Nominationtide is upon us!

For one full week, the Supreme Executive Committee will be accepting nominations for Lent Madness 2022. The nominating period will remain open through Monday, June 7, at which point this brief exercise in Lenten democracy will cease and the SEC will return to their regularly scheduled benevolently authoritarian ways.

Nominationtide, the most underrated of liturgical seasons, never begins at the same time other than the vague “sometime after Easter Day.” This is partly because Tim and Scott have day jobs and partly because “whim” is one of their ecclesiastical charisms. But it’s here! And the world rejoices!

To insure your SUCCESSFUL nomination, please note the Nominationtide Rules & Regulations, which reside in an ancient illuminated manuscript tended to by aged monks who have been set aside by saints and angels for this holy calling.

  1. The nominee must, in fact, be dead.
  2. The nominee must be on the official calendar of saintly commemorations of some church.
  3. We will accept only one nominee per person.
  4. You must tell us WHY you are nominating your saint.
  5. The ONLY way to nominate a saint will be to leave a comment on this post.
  6. That means comments left on Facebook, Twitter, attached to a brick and thrown through the window at Forward Movement headquarters, or placed on giant placards outside the residences of Tim or Scott don’t count.

As you discern saints to nominate, please keep in mind that a number of saints are ineligible for next year’s Saintly Smackdown. Based on longstanding tradition, this includes the entire field of Lent Madness 2021, those saints who made it to the Round of the Elate Eight in 2020 and 2019, and those from the 2018 Faithful Four.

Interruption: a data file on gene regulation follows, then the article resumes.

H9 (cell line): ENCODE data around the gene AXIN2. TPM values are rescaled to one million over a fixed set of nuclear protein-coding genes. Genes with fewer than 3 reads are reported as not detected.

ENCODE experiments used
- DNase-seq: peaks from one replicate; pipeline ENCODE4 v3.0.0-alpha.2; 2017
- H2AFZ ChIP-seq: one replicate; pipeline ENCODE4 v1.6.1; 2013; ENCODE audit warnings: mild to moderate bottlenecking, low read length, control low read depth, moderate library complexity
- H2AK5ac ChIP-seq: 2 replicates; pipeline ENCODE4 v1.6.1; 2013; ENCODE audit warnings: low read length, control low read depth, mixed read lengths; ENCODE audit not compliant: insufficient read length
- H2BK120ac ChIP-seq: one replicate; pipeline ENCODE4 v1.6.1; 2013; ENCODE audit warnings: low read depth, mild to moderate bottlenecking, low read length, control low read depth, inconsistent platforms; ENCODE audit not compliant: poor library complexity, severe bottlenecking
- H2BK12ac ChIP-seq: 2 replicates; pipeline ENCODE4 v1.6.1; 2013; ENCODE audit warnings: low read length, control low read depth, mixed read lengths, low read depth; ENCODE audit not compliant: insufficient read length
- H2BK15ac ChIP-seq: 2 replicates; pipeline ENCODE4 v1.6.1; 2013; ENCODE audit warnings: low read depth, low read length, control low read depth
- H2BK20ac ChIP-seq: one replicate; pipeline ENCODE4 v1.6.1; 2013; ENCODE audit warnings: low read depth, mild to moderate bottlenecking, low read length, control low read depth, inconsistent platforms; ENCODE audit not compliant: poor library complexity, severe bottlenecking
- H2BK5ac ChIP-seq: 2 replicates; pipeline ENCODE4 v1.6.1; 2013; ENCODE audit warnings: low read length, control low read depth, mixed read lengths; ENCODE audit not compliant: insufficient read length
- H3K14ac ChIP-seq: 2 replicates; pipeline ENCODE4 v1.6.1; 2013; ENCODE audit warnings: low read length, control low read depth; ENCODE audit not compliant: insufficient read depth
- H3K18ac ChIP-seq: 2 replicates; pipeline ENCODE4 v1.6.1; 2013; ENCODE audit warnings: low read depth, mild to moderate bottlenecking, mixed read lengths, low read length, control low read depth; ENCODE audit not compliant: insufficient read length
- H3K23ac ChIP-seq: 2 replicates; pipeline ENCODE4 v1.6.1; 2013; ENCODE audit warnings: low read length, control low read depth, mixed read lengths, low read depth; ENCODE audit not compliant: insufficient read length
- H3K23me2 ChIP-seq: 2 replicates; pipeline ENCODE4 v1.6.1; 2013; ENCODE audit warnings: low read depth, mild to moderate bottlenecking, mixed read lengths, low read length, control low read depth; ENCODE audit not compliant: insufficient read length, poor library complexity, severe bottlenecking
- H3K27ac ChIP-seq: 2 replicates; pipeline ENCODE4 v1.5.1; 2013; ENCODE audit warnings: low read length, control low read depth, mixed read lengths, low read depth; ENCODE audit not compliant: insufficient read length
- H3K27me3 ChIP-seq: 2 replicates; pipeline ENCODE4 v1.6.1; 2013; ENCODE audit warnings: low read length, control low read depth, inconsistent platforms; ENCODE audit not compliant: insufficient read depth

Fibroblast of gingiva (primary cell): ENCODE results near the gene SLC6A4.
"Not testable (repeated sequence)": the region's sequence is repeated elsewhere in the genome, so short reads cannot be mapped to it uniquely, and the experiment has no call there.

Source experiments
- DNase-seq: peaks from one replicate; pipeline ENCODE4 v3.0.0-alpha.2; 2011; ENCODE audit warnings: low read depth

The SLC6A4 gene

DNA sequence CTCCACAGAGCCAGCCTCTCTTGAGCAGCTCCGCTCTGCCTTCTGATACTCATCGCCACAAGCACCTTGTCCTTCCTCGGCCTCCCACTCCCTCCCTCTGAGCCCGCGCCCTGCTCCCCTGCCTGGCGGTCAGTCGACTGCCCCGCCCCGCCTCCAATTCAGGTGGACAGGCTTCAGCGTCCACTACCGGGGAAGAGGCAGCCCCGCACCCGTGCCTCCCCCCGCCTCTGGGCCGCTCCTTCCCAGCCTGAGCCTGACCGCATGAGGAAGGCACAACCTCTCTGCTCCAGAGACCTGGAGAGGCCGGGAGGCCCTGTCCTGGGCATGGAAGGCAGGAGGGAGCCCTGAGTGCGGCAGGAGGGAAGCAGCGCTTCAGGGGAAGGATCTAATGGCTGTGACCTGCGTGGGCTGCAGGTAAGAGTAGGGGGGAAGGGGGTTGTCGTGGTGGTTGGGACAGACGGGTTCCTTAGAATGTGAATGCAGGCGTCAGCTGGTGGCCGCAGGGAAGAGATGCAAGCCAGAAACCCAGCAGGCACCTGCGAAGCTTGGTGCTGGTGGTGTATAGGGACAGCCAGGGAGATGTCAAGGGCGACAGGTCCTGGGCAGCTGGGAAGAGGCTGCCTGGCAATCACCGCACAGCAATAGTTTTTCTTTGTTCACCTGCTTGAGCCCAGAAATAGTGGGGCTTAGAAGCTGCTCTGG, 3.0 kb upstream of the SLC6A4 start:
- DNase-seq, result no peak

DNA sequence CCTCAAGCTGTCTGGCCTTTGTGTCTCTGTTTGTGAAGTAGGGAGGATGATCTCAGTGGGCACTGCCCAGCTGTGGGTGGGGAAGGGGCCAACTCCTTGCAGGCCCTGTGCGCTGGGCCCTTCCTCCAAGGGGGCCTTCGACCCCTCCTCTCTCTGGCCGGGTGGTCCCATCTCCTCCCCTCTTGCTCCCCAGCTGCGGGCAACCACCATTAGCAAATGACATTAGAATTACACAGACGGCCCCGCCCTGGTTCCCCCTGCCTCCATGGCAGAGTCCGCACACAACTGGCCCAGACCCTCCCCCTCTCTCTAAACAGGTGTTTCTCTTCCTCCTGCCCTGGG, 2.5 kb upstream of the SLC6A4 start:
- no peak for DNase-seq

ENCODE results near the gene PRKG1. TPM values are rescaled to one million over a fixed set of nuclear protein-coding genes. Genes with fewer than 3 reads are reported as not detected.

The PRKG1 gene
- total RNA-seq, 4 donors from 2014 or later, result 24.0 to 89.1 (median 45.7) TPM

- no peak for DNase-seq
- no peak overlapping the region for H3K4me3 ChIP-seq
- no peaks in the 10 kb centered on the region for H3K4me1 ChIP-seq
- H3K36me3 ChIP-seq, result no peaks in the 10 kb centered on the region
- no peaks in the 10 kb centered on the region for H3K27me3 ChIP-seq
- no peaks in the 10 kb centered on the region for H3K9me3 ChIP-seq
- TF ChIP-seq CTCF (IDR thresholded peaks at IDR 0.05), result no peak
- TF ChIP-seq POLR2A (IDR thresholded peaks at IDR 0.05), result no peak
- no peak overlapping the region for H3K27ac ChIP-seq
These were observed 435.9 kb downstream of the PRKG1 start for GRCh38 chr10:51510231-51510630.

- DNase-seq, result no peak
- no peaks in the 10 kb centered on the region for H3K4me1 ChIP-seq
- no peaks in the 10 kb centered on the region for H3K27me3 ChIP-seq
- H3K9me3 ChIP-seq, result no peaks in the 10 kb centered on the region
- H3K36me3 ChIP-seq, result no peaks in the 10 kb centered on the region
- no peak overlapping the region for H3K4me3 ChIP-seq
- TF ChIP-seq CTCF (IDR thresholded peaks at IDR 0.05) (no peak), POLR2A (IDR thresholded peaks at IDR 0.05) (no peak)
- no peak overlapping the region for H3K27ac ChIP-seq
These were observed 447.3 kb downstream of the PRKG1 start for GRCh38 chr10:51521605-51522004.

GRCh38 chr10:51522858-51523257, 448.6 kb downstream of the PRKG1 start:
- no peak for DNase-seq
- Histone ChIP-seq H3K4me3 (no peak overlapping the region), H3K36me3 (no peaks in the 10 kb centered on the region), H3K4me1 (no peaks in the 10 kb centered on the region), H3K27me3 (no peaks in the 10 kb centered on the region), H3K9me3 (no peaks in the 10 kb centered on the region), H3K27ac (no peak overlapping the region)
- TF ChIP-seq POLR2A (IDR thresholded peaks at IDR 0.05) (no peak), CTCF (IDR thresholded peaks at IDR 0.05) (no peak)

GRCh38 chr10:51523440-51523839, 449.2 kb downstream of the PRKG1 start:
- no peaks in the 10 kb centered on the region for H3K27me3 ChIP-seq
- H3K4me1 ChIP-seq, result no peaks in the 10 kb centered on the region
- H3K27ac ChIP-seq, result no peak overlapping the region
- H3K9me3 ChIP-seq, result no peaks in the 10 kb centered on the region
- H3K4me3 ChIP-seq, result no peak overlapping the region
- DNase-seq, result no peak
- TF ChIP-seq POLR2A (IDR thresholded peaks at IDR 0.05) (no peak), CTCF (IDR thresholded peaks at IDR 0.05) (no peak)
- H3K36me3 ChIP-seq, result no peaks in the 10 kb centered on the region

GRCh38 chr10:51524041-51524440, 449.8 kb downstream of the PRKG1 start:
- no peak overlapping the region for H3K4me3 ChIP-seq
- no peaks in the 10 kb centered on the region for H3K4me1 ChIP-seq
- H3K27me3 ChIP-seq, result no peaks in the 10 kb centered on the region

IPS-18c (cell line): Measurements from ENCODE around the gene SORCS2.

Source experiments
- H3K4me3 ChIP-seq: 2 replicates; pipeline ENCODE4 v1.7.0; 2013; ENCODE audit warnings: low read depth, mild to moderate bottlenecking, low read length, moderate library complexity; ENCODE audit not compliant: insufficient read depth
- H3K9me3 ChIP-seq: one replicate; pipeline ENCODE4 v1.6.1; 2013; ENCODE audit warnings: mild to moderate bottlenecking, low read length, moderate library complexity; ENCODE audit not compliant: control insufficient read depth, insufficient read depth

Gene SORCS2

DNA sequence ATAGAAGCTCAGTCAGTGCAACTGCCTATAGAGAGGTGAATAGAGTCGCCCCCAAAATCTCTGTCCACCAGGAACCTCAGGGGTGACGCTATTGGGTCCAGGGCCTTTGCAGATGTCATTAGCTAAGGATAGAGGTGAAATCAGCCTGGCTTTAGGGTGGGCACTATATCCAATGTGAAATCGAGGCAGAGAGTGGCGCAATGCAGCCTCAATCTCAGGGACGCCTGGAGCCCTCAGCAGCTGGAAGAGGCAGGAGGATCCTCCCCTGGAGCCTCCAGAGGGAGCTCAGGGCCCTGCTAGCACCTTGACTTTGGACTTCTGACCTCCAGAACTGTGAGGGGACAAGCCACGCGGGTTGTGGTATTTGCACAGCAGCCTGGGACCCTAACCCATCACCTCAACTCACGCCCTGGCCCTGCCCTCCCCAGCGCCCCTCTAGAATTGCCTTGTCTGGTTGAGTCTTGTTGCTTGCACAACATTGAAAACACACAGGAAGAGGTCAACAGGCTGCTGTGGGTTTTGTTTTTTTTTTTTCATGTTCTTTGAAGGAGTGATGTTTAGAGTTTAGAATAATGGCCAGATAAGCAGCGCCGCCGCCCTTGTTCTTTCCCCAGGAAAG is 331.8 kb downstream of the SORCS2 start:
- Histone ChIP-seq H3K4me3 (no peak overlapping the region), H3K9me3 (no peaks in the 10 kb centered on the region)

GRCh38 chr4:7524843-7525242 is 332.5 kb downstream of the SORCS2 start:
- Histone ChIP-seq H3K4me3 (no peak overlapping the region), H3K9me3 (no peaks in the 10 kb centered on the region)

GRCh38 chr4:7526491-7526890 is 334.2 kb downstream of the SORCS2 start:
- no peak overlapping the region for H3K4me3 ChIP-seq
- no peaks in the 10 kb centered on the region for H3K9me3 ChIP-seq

Needless to say Jesus, Mary, Tim, Scott, past or present Celebrity Bloggers, and previous Golden Halo Winners are also ineligible. Below is a comprehensive list of ineligible saints. Please keep this in mind as you submit your nominations. Do not waste your precious nomination on an ineligible saint!

For the sake of “transparency,” the rest of the process unfolds thusly: Tim and Scott will gather for the annual Spring SEC Retreat at a secure, undisclosed location/coffee shop to consider the nominations and create a full, fun, faithful, and balanced bracket of 32 saints. Then all will be revealed on All Brackets’ Day, November 3rd. Or at least, “that’s the ways we’ve always done it.”

Time to nominate your favorite saint! But first, look over this list. Don’t throw away your shot.

The Saints of Lent Madness 2021 (ineligible)

Camillus de Lellis
Evagrius the Solitary
Nino of Georgia
Benedict the Moor
Jacapone da Todi
Ives of Kermartin
Maryam of Qidun
Arnulf of Metz
Vincent of Saragossa
Albert the Great
Leo the Great
Theodora of Alexandria
Theodora the Empress
Isadora the Simple
Simeon the Holy Fool
Catherine of Bologna
Catherine of Genoa
Henriette Delile
Absalom Jones
Bartolome de las Cassas
Marianne Cope
Joan of Arc
Catherine Booth
Miguel Pro

Past Golden Halo Winners (ineligible)